To better understand the process, here’s a quick video to watch.
Other Advantages of Electric Trucks
While it’s clear that electric trucks are more powerful and power-efficient than gas vehicles, there are still more benefits to choosing an electric truck.
Some of these other benefits include:
- Create less noise. Hence, every trip is quieter for both the drivers and passengers.
- Charging is convenient in the comfort of one’s home or a nearby charging station.
- Can maximize solar panel system recharging.
- The fuel (electricity) cost is significantly lower than buying fuel for a gasoline-powered truck.
- Electric trucks are another helpful tool to charge other equipment during a blackout.
Disadvantages of Electric Trucks and How To Counter Them
- Few people may face difficulties with how to operate one and how to charge it. I recommend checking Electric Vehicle Charging Explained to learn more.
- Recharging will take a longer time. However, if the voltage is higher, then it can become faster.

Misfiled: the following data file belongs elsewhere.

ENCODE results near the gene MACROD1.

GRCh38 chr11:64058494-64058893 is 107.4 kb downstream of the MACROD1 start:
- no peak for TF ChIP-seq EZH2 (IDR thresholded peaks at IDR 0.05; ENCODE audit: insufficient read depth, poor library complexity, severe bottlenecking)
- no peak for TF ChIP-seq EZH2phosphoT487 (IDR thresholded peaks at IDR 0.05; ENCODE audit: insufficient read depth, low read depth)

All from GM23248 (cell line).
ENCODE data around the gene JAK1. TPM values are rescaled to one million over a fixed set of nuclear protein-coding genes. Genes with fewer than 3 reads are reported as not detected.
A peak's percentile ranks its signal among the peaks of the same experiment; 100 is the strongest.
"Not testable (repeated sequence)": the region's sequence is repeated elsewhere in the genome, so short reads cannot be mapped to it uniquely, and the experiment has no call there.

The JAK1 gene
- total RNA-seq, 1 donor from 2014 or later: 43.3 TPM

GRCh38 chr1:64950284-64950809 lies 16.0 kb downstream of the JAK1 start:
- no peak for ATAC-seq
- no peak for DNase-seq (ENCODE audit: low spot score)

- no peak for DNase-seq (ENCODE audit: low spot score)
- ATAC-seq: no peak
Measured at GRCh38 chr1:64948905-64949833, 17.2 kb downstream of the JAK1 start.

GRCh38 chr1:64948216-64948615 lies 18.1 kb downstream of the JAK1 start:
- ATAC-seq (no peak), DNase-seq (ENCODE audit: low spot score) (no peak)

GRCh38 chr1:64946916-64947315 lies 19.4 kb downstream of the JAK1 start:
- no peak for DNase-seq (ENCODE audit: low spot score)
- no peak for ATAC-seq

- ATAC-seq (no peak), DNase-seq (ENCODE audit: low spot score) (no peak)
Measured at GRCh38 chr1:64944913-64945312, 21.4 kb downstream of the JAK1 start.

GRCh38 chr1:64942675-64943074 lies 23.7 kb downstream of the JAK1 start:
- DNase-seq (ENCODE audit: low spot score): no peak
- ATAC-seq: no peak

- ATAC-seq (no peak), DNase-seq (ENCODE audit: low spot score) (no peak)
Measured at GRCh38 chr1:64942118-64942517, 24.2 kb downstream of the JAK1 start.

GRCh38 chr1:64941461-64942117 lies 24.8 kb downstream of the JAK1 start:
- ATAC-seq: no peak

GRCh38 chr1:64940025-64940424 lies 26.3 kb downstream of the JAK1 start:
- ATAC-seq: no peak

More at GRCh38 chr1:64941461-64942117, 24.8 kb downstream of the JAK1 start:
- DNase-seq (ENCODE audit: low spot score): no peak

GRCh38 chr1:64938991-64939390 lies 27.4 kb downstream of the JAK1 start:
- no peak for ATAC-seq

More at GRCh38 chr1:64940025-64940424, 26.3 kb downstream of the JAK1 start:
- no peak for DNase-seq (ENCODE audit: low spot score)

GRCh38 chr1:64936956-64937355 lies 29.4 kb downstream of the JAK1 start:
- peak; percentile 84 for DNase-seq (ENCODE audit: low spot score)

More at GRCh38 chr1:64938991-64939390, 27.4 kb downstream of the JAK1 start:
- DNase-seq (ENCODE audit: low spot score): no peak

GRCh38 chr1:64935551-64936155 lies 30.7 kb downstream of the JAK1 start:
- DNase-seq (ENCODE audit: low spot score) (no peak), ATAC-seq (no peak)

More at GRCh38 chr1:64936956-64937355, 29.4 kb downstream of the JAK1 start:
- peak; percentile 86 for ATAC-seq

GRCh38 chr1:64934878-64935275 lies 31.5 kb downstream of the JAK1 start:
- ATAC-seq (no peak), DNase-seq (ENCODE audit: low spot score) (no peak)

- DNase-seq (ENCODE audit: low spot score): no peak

- Power Outages. Power outages can set you back if you have a low battery, which is why you should charge up regularly.
- Lastly, charging stations are currently limited and possibly nonexistent in some locations. If you plan to travel somewhere far away, find routes that have charging stations along the way.
An electric truck’s power enables the motor to run smoothly, creating less noise and vibration. In addition, its swift torque allows the EV to take off from a stop much faster than a gas-powered vehicle.
Consumers can also save money on an electric trucks as they are more cost-effective and fuel-efficient. In contrast, gas trucks offer the opposite. Gas vehicles produce harmful emissions, but they are also expensive to refuel and maintain.
- INL: How Do Gasoline & Electric Vehicles Compare?
- Verified.org: What is the Expected Battery Life of My Electric Vehicle?
- RMI: Reality Check: Electric Trucks Are Viable Today
- North America Council for Freight Efficiency (NACFE): Electric Trucks
- US Department of Energy: Maintenance and Safety of Electric Vehicles
- US Department of Energy: How Do Gasoline Cars Work?